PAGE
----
The question that will be asked most here about Germany’s election result is: what does it mean for Brexit?  The answer may well be – not a lot.  The most likely government to emerge, since Angela Merkel failed to win a majority, is a so-called “Jamaika” coalition: the CDU, the more pro-free market FDP and the Greens.  The FDP will be mildly pro-business and pro-deal – more inclined than the CDU to be sensitive to the desire of German firms to carry on exporting to Britain with minimum inconvenience.  The Greens will be markedly anti-business, hostile to Theresa May and her party, and antipathetic to any Brexit deal that compromises the European ideal

This difference shows how incoherent any such new government could be, though some claim that a Jamaika coalition is working well enough in Schleswig-Holstein.  First forming one (assuming this happens) and then running it will consume Merkel’s time and energy.  Furthermore, getting any coalition together at all, in the manner of German government-forming in such circumstances, will take time.   The CSU, Merkel’s more conservative Bavarian partner, dislike the Greens so much that some suggest they will balk at such a coalition altogether.  They will probably go along with it in the end, but their reluctance shows how arduous the talks will be.  So the re-elected Chancellor will probably be too busy in the near future to think much about Britain – even assuming that she wants the Brexit negotiation to move swiftly on to trade talks next month.  All in all, the election outcome does nothing to make this more likely.

The party that Merkel will not be going into coalition with is the AfD which, as is so often the way with protest parties in these times, did better than the polls suggested and is now Germany’s third force, winning Bundestag representation for the first time.  Sometimes this global discontent comes from the Left (Syriza, Podemos, Corbyn), sometimes from the Right (Trump, Wilders, Le Pen).  Emmanuel Macron beat the trend and burst through from the centre.  Merkel declared last night that she wants former CDU voters who turned to the AfD back, but her unrepentant tone on immigration suggested that she will find doing so an uphill haul.

So watch for pressure on the Chancellor from the right within her own party.  The name most often cited in this context is Jens Spahn, deputy finance minister in her last administration.  “Germany may not be the right country for those who want to keep their wife in a burka or niqab, especially now that we have become such a sought-after destination for so many,” he told the Observer earlier this year.  “We need to send some strong signals about what is acceptable and what isn’t.”  Expect more where that came from.  Merkel is back in office, but her authority may be dented, as much because of her longevity in office as because of the result itself.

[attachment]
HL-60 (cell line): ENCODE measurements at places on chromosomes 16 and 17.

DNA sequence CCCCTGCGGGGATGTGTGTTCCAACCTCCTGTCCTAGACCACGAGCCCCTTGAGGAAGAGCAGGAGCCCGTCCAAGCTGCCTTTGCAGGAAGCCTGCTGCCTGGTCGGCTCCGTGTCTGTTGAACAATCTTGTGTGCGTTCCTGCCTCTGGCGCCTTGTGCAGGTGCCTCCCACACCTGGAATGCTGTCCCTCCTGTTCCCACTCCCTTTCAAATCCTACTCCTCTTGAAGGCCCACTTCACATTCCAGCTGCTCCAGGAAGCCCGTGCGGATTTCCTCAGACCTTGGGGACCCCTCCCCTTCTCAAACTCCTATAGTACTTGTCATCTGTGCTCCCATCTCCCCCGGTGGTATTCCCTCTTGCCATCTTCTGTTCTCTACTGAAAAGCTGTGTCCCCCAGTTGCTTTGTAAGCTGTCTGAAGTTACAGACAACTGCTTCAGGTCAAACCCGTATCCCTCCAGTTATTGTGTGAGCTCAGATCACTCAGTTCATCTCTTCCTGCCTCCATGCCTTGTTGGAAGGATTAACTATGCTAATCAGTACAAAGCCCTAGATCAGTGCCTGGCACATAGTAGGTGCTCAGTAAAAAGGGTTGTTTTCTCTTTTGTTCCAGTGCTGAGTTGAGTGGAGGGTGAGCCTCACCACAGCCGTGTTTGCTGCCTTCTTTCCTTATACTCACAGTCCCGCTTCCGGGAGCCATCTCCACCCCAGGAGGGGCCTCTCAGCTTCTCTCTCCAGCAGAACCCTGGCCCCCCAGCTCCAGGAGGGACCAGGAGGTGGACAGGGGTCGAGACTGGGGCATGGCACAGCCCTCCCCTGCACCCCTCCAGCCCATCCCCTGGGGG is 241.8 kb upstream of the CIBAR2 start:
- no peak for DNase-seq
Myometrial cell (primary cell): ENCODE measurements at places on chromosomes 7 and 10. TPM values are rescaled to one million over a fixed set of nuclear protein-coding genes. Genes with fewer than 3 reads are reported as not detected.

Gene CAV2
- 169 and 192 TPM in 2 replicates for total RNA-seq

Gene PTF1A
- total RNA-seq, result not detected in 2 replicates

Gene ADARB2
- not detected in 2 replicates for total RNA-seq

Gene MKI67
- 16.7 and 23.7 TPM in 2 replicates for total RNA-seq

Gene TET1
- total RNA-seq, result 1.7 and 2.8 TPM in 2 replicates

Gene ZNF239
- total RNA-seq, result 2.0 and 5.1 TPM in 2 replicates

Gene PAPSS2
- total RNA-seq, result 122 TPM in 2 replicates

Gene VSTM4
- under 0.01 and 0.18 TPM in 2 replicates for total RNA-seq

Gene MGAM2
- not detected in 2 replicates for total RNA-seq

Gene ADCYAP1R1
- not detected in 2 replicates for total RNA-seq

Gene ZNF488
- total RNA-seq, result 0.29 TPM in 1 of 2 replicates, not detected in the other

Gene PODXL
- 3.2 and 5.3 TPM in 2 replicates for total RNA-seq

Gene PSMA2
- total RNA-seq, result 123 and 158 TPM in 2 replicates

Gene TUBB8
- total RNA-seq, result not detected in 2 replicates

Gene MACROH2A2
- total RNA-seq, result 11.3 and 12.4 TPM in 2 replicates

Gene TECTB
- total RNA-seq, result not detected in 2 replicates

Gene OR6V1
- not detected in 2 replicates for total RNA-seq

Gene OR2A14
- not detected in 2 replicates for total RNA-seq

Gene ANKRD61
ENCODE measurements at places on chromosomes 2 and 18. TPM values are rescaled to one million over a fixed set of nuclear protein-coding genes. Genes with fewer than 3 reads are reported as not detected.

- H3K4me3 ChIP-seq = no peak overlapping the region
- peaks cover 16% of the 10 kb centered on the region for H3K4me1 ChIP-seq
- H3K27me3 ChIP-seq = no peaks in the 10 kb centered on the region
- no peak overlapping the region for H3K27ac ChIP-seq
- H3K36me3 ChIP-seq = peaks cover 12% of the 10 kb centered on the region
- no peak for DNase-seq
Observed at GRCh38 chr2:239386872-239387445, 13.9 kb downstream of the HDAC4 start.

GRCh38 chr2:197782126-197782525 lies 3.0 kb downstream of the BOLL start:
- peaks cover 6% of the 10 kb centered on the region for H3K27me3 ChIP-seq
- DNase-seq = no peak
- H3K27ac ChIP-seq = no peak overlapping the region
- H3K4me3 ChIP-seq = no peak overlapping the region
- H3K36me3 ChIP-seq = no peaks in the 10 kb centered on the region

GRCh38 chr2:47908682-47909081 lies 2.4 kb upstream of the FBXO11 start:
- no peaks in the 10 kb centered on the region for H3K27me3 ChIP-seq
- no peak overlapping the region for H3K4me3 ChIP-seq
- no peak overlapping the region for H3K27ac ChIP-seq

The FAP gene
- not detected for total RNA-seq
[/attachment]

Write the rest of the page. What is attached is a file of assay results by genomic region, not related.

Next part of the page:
The AfD itself has changed almost beyond recognition from the party of anti-Euro, pro-EU professors that founded it.  Die Zeit did a recent analysis of its top candidates, dividing them into “moderate”, “economic liberal”, “national conservative” (broadly a UKIP-type position in this case) and “radical right” (which includes people who go on about the evils of race-mixing and the shame of the “Holocaust industry”).  According to the paper, 11 are moderate or economically liberal (including Frauke Petry, its Chairman), 26 “national conservative”, nine radical right and 23 unknown.  17 are ex-CDU, five ex-SPD and eight ex-FDP.  Were the CDU and the SPD in a position to re-form their grand coalition, the AfD would have been the official opposition, which would have suited it very well.  Now the latter must reform after a poor result, particularly in East Germany, where the AfD came second.

The wider read-over for Britain is obvious, at a time when the Government is looking to keep free movement, though in a confined form, during any implementation period for a Brexit deal.  For Jeremy Corbyn, it is: watch your heartlands.  Its voters want less immigration and will turn to other parties if you neglect them.  For Theresa May, it is: find a credible plan to get migration down after implementation ends.  In the meantime, push for more entitlement restrictions during transition, and hold your course on them.  Merkel is back for a fourth term – a great electoral achievement – but the vultures are gathering.  Extremists in parliament is a watershed moment for Germany.